The cleaning of the house from top to bottom -a very important task. In many rural areas of Ireland the custom of whitewashing the outhouses and stores prevails. At one time, it was the whole farm, inside and out. Everything was scrubbed and polished until it shone; every window and glass sparkling, and all the silver polished till it shone. Hams were cooked, cakes baked, yards swept clean, and especially the animals quarters were completely cleaned out. The bucket of whitewash, or lime wash was taken to help purify everything in honour of the coming of the Christchild. This custom goes back long before Christianity or even Celtic civilisation. It was a purifying ceremony from the most ancient of times, the ancient Mesopotamians, 4000BC would cleanse their homes, sweep the streets even, in an attempt to assist their god in his battle against the powers of chaos. And in Central European lore, it was believed that the deity, Frigg, would check all the thresholds of each house to make sure they were swept clean. From this ancient custom come the modern traditions of putting up fresh curtains, a special Christmas bedcover, cushions and table linens etc.

Christmas Tree:
The tree is nearly always a fir and that is because of Saint Boniface. He said, "The fir tree, with its evergreen leaves, is a sign of eternal life -its arrow pointed ends look to the heavens". He called it the "Tree of the Christ-Child"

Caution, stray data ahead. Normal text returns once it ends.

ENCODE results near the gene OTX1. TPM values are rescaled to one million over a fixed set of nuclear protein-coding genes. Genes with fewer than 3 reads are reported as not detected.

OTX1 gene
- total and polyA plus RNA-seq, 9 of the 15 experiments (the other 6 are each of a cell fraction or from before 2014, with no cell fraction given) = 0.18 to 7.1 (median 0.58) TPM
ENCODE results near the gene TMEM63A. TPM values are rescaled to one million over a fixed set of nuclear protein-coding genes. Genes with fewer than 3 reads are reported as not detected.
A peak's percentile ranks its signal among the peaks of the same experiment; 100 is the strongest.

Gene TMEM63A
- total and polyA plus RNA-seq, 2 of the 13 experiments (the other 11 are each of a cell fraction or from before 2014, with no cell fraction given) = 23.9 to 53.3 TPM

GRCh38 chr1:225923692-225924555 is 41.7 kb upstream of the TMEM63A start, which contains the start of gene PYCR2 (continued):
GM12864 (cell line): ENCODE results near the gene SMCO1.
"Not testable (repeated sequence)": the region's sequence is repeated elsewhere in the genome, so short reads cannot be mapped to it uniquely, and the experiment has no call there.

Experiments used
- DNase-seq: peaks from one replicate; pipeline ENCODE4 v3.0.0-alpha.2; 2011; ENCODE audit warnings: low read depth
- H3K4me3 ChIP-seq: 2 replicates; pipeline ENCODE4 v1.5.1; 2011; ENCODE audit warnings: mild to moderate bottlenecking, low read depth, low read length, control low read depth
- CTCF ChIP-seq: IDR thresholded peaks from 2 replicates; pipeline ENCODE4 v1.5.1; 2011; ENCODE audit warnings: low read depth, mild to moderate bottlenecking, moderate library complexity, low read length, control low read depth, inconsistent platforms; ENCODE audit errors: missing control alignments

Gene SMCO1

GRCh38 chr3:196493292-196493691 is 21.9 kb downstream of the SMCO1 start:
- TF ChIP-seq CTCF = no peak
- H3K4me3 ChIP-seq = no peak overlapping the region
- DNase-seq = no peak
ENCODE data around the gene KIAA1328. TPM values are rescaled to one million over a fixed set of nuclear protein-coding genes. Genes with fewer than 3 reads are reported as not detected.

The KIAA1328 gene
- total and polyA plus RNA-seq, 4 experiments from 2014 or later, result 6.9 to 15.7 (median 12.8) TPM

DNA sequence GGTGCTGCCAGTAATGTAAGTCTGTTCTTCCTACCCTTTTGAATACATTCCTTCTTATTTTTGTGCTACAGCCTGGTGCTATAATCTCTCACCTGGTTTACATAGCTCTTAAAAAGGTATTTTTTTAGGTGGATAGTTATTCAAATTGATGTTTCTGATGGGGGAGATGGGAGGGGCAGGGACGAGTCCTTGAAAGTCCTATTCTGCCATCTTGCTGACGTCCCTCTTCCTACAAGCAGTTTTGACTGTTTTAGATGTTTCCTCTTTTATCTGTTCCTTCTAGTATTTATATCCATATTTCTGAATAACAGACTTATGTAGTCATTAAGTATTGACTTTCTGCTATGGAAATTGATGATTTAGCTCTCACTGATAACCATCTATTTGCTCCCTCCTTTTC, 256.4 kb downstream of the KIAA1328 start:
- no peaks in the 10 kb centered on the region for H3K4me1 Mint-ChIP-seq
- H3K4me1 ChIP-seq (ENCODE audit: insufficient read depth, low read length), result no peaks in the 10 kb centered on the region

You went out into the countryside and picked holly to put behind every picture on the wall, along the mantelpiece over the fireplace, behind the plates on the dresser and there was also a bunch of Mistletoe hanging by the door!

Wren Boys on St. Stephen's Day:
The day after Christmas sees a tradition which is almost extinct now. Tradition tells that the sleeping Danes were awakened before a battle by the singing of a wren and deprived the Irish of an easy victory. On St. Stephen's morning, before the Christmas Candle was extinguished, the Wren Boys would go from door to door with the wren in a holly bush, singing their rhyme "The wren, the wren the king of all birds, on St. Stephen's Day, was caught in the furze".

Little Christmas -6th January:

This is sometimes known as Women's Christmas. This was the night Our Lord turned water into wine, so a bucket of fresh water is left in the kitchen for Him and no one would venture out into the darkness on his/her own.

  • Rake up and burn all rose leaves to prevent the spread of diseases on to next year's leaves. In mild winters, leaves may remain on the plants until January or even February, so if necessary clear up again.
  • Now is an excellent time for the preparation of new borders. Double-dig and leave the surface rough to be weathered. If the area was previously turfed, remove turf first and bury it under the bottom spit as you dig. Add manure if available. Coarse compost is excellent for lightening heavy soils and so is grit
  • Undertake any pruning, shaping or thinning of old wood on shrub roses. Shorten tall floribunda roses a little, to prevent wind-rock in winter gales, their main pruning comes later, after the worst winter weather
  • Try not to have houseplants warmer at night than during the day, but avoid cold, draughty windowsills behind closed curtains at night.
  • Keep poinsettias in a cool room, not a hot living room. They need plenty of light but not a lot of water. Keep azaleas cool too, but well watered.
  • Float a ball on the pond in icy weather to stop it freezing entirely, for the sake of the pond life below and for the birds to have a drink.